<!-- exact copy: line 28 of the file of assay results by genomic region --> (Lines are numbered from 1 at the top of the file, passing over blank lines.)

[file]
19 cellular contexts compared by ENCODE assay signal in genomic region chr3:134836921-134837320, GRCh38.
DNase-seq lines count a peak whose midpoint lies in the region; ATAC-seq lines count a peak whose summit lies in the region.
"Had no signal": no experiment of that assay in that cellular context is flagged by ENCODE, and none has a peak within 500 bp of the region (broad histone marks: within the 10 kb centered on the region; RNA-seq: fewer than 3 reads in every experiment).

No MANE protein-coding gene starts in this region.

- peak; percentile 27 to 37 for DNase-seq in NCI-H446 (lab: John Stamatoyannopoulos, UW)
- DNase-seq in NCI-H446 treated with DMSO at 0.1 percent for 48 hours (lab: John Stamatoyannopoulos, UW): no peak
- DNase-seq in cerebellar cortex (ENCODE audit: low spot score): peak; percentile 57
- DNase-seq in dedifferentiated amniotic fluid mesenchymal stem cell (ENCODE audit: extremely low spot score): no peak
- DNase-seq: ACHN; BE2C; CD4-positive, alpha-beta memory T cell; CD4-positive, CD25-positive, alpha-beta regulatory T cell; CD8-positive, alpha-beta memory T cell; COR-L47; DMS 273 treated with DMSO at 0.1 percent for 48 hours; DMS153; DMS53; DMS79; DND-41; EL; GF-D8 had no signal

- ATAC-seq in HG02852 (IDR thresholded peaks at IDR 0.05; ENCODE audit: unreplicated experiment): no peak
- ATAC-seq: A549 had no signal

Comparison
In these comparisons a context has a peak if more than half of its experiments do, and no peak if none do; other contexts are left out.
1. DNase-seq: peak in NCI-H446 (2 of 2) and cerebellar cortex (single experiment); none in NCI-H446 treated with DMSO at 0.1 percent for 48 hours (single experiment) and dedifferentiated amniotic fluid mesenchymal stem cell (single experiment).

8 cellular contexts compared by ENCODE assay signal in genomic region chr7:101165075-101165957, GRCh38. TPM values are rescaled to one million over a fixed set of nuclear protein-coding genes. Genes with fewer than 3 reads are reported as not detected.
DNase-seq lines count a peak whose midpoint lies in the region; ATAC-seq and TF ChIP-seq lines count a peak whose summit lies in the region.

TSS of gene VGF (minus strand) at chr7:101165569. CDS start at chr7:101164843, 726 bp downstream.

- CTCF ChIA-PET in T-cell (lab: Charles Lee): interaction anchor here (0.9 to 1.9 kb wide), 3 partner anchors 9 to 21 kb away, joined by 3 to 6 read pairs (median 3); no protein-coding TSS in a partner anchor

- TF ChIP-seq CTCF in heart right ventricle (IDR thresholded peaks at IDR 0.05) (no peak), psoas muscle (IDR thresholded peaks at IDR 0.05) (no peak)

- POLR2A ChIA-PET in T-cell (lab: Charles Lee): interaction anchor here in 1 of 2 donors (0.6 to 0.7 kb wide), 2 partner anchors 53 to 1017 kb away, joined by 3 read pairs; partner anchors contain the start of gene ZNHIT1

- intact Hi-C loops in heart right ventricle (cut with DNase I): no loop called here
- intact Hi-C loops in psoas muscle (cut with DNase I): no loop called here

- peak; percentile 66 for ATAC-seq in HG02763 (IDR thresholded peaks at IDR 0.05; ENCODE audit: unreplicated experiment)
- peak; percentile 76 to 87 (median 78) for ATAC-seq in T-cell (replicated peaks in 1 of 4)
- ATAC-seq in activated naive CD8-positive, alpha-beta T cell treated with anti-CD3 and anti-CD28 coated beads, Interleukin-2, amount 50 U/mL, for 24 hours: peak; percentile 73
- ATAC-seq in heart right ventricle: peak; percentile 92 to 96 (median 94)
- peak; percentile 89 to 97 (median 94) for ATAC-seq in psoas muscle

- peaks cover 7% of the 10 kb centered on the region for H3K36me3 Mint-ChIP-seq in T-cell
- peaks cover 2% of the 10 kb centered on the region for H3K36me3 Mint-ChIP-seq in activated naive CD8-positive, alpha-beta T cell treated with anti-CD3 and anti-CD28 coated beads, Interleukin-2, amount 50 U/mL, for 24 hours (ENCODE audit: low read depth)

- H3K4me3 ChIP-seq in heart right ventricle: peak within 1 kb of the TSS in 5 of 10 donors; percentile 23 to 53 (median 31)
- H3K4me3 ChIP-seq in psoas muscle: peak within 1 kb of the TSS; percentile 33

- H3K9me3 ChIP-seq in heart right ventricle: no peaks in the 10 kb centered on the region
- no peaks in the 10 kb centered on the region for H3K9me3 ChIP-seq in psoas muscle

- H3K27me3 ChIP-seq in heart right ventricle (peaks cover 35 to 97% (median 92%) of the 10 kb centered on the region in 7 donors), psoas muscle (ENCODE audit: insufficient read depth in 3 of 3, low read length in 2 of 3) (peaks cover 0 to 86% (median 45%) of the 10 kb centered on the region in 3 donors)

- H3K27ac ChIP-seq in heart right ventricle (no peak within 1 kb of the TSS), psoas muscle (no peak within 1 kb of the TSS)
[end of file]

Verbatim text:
- peaks cover 7% of the 10 kb centered on the region for H3K36me3 Mint-ChIP-seq in T-cell